“Most Americans are familiar with the tragic data generated by our nation’s drug epidemic. But this film takes a very deep look into the human side of drug use, by the users and from the bench,” Chief Justice Maureen O’Connor said.
Free, public screenings took place in August in Marion County and in Medina County. A screening in southeast Ohio is expected in early 2020.
Supreme Court Decisions Address Searches, Secret Ballots, Forgery, and More
The Court’s main role is to review and rule on important legal issues in the state. Here’s a roundup of several of its significant case opinions from this year:
Search of Man Walking Near Where Gunshots Heard Was Constitutional
Court Must Reconsider Guilty Plea Withdrawal by Immigrant Facing Deportation
Electric Grid Modernization Charge Improperly Imposed
Law Limits Time to File Breach-of-Contract Lawsuits for Faulty Construction
Public Bodies Cannot Use Secret Ballots to Take Official Action
Judge Cannot Impose Community Controls to be Served After Prison Sentence
Grocer Not Responsible for Motorized Cart Collision that Injured Shopper
Court Upholds Statute Eliminating Residency Quotas in Cleveland’s Public Construction Contracts
Cincinnati Must Pay Newspaper’s Legal Bill for Withholding Arrest Videos
Double Jeopardy Protections Do Not Bar Prosecuting Man Who Changed Story about Son’s Death
Township Cannot Be Sued based on Hiring and Supervision of Officer Who Injured Motorist
Banks Entitled to Restitution for Forged Checks
Dog's History of Biting Can Be Used to Convict Owner of Crime
New Tools for Teachers Delivered, Educational Events Held
As part of its commitment to fostering the public’s understanding of the state justice system, the Court launched a multi-faceted course for high school students this year called “Under Advisement: Ohio Supreme Court Cases on Demand.” The curriculum, designed for three or four class days, follows real and relatable cases through Ohio’s courts. State courts nationwide handle nearly all – 96 percent – of U.S. court proceedings.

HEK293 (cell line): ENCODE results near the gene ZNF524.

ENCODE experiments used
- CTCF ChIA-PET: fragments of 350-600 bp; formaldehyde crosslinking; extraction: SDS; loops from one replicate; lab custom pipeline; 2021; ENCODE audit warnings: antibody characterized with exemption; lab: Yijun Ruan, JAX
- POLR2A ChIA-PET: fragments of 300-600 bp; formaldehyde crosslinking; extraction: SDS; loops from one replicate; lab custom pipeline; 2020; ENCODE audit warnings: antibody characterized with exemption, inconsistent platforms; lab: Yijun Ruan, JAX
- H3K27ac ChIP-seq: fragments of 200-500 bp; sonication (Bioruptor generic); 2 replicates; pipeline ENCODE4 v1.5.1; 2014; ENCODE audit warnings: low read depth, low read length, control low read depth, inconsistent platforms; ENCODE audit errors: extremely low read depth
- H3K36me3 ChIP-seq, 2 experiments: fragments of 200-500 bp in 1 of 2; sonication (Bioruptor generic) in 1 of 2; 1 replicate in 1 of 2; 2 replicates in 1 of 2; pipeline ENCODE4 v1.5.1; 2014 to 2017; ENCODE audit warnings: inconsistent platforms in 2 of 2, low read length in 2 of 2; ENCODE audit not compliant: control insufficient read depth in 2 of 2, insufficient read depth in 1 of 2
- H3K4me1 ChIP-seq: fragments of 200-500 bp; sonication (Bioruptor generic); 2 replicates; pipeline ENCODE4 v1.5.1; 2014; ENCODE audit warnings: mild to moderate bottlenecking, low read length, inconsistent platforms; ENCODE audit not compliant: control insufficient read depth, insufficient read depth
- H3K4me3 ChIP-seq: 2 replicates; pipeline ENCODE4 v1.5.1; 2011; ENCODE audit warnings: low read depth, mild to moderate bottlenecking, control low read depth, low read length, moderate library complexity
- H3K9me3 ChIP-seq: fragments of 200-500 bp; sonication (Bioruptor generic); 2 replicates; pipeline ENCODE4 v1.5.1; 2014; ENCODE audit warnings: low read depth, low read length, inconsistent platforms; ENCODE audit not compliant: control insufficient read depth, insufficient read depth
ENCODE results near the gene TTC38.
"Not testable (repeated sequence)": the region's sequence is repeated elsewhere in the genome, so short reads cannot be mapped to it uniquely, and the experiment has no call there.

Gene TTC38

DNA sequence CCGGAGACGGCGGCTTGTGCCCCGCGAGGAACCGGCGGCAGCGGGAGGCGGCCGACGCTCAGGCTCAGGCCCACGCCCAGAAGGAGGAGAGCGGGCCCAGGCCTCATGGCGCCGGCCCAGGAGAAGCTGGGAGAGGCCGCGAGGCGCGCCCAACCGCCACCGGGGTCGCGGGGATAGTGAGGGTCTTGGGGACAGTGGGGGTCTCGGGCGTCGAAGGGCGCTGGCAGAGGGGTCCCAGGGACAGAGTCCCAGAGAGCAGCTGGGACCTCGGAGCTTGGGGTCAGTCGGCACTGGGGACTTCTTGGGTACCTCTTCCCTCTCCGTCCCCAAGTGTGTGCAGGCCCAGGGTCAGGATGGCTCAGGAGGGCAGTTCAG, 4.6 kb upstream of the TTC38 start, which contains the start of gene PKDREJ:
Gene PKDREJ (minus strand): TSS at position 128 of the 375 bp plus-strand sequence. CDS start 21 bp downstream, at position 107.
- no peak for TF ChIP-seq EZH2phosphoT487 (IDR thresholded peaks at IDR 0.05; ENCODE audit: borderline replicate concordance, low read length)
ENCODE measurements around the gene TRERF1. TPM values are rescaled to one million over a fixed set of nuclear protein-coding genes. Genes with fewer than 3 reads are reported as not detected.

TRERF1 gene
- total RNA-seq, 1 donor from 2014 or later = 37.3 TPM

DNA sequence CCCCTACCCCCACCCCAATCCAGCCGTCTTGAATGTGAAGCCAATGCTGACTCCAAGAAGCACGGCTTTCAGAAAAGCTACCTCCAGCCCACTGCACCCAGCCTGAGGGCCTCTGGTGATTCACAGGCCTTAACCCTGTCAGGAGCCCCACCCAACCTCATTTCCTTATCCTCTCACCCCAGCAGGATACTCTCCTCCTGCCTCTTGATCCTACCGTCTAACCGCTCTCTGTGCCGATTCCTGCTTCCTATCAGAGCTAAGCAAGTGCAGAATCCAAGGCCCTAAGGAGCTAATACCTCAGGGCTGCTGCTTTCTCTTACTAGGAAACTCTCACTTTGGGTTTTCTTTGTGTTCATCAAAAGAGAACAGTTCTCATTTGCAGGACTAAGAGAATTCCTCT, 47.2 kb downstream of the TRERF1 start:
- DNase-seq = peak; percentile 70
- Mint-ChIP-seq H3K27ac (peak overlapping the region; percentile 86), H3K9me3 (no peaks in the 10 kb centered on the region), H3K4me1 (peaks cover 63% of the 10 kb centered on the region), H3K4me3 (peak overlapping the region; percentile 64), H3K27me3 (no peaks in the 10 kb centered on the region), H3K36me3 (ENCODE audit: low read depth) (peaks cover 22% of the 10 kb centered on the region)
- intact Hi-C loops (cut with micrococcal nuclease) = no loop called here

Tailored to the state’s high-school learning standards, the detailed and visually compelling materials include:
- each case’s background
- key moments in the trial and appellate courts
- arguments made in each side’s briefs to the Court
- video of oral argument before the Court
- article summarizing the Court’s decision in each case.
A special teacher packet includes a lesson plan with a timeline, discussion topics, and homework, as well as an annotated guide to the oral argument video. Teachers shared their professional insights about the course in “Out of the Courtroom, Into the Classroom.” “Under Advisement” is the work of the Court’s Civic Education Section and the Office of Public Information.
In other 2019 outreach efforts, the civic education staff unveiled a video titled “How Does Ohio's Court System Work?” The lively, entertaining take on the judicial branch explains the differences between the various types of courts in the state and importance of the justice system and the rule of law.
Also this year, approximately 1,000 high school students had the opportunity to see the Court in action in their counties. The Court held oral arguments in Ashtabula County in April and Williams County in October. At other public, educational events, the Court welcomed the CEO of the Center of Science and Industry and more than 100 students in February to honor Black History Month and an Ohio State University professor in October for a Forum on the Law about an 18th century Italian philosopher who influenced the U.S. justice system.
Former Justices Go On the Record in Video Series
“Reflections from the Bench,” a collection of in-depth interviews with former Ohio Supreme Court justices, continued this year with four more episodes. Justice Patrick F. Fischer, who had the inspiration for the program and hosts it, spoke with former Justices Yvette McGee Brown, Herb Brown, Evelyn Lundberg Stratton, and Andy Douglas.
Public, Online Tracking Tool Crunches Data about Courts